Archive for June, 2021

Abstract: Indigenous women are overrepresented in the criminal justice system and are now considered the fastest growing federal inmate population within the country. While such trends are not new and have been the subject of much scholarly debate, its growing severity has had lethal implications for many Indigenous women. Previous government efforts attempted to remedy […]

Abstract: In August 2014, six boys in isolation at the Don Dale Youth Detention Centre in Australia’s Northern Territory were tear-gassed and dragged out of their cells after one boy managed to enter the corridor of the Behavioural Management Unit. The incident led to a television news exposé of abusive conditions in the prison and […]

Abstract: The term “statuomania” was coined to reflect the vast number of statues, war memorials, and monuments erected in the newly colonized spaces of French Algeria beginning in 1830. After Algerian independence in 1962, the postcolonial afterlives of monuments inscribe a historical, geopolitical, and affective provenance between Algeria and France. This essay follows the history […]

Abstract: In 1996, Alberto Fujimori introduced the National Program for Reproductive Health and Family Planning 1996–2000, the first publicly funded family planning program in Peru’s history, under which at least 10,000 Indigenous women were forcibly sterilized. This program was aided by what I came to identify as the Reproductive and Sexual Rights (RSR) assemblage – […]

Abstract: This dissertation plumbs the often-eclipsed connections between antiblackness, Indigenous dispossession, sexuality, and urban space. It contributes to an understanding of the racial and gendered sexual economy of settler neoliberalism by examining a variety of (queer) narrations, practices, and imaginaries of space, place, property, and land in San Francisco and Oakland, CA (Ramaytush Ohlone and […]

Abstract: The Morrill Act of 1862 established agricultural and mechanical arts colleges by granting public lands to states to promote the liberal and practical education of (white, male, Christian) U.S. citizens of average means. In this paper, I use Charles Mills’ (1997) Racial Contract framework and Patrick Wolfe’s (2007) concept of corpus nullius to situate the Morrill […]

Abstract: This essay examines Kelly Reichardt’s Meek’s Cutoff (2010) as an example of ‘slow’ and feminist western film. In particular, it shows how, by applying an “austere” aesthetics (Gorfinkel 2015) and by giving prominence to the act of migrating rather than the act of settling, the movie rewrites pioneer history, offering an example of what […]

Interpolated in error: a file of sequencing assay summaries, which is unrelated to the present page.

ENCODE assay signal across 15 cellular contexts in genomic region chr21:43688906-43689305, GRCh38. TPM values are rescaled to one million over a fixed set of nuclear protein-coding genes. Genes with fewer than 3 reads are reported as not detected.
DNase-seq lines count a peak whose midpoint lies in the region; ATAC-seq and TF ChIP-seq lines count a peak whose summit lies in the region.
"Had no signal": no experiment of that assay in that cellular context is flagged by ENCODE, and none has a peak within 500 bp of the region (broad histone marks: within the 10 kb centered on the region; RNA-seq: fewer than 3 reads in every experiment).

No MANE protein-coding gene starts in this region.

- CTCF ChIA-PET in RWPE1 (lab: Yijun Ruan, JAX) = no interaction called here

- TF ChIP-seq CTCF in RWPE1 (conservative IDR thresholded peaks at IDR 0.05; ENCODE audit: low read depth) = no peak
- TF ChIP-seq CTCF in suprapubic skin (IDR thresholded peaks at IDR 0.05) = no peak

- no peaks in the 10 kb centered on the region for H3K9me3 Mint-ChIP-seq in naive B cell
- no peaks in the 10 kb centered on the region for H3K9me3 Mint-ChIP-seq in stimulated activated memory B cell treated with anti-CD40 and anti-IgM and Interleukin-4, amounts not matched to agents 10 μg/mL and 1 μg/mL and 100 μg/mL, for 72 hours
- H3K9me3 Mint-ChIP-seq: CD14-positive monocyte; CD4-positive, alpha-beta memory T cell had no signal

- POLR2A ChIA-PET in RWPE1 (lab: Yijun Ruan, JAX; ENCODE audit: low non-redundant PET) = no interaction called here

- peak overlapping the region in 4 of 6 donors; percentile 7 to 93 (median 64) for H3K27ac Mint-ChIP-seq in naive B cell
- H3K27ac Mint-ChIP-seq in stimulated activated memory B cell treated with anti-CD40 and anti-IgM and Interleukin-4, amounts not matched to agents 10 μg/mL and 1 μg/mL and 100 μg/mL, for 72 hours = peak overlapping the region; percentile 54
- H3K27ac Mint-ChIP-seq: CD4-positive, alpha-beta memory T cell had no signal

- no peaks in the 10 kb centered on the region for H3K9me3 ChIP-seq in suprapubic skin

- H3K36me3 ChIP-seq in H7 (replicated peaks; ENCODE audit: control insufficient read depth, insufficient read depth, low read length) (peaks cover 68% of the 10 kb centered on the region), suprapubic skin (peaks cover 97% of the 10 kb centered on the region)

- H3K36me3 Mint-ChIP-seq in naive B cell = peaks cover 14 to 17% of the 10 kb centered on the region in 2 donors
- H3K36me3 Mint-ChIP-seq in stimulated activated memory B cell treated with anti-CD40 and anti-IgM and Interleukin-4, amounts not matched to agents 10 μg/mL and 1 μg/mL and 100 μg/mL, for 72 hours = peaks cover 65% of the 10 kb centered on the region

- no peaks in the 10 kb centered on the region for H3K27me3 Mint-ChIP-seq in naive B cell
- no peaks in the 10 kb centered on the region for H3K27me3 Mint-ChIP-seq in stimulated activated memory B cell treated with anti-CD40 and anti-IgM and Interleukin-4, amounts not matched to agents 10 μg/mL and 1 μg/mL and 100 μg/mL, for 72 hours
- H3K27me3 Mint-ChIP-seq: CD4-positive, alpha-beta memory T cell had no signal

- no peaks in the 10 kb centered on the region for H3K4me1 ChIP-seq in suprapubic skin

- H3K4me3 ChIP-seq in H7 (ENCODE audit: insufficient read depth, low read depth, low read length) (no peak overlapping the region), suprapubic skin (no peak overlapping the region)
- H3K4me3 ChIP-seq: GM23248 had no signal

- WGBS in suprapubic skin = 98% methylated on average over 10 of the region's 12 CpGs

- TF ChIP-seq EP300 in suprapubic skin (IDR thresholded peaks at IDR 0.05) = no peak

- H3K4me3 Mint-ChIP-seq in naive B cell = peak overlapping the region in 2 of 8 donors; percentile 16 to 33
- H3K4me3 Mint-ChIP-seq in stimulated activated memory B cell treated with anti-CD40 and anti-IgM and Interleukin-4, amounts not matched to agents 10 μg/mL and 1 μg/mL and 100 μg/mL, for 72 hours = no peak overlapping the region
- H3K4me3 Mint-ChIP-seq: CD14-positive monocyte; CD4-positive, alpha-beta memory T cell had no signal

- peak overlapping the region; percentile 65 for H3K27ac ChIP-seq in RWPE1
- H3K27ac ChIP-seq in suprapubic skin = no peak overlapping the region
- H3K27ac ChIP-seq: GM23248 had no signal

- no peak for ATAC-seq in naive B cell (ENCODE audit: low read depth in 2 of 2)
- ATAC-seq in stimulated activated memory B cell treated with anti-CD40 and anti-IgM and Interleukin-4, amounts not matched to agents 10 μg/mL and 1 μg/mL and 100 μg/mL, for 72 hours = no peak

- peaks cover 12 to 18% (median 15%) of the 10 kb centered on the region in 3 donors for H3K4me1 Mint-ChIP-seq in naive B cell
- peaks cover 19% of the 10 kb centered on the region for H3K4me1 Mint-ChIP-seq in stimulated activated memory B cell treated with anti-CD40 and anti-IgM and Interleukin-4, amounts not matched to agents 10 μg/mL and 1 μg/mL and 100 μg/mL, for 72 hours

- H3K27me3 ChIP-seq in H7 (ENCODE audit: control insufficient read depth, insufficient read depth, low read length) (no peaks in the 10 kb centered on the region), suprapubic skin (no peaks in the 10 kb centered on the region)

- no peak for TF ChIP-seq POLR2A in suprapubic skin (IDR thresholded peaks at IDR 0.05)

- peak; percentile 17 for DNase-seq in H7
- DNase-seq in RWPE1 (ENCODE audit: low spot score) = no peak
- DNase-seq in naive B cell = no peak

Abstract: Bringing together the fields of Critical Indigenous Studies, settler-colonial studies, and governmentality studies, this dissertation seeks to methodologically trace the dispossession of Metis from lands in Manitoba throughout the mid-twentieth century by placing these dispossessions into the multijurisdictional and socio-historical context. In the first half I engage dominant Canadian historiography in order to trace […]

Abstract: Engaging settlers in inviting yet unsettling ways to understand settler colonialism and introduce Indigenous epistemologies may help build and sustain Indigenous-settler relationships. Augmented reality (AR) offers an opportunity to co-create and share Indigenous digital stories connected to territory to create sites of (re)storying that challenge colonial narratives that treaties involved land surrender. This thesis […]

Abstract: Using two recently published folios by Jeremy Bentham, I draw out a fundamental but little-analyzed connection between pauperism and both domestic and settler colonialism in opposition to imperialism in his thought. The core theoretical contribution of this article is to draw a distinction between a colonial, internal, and productive form of power that claims […]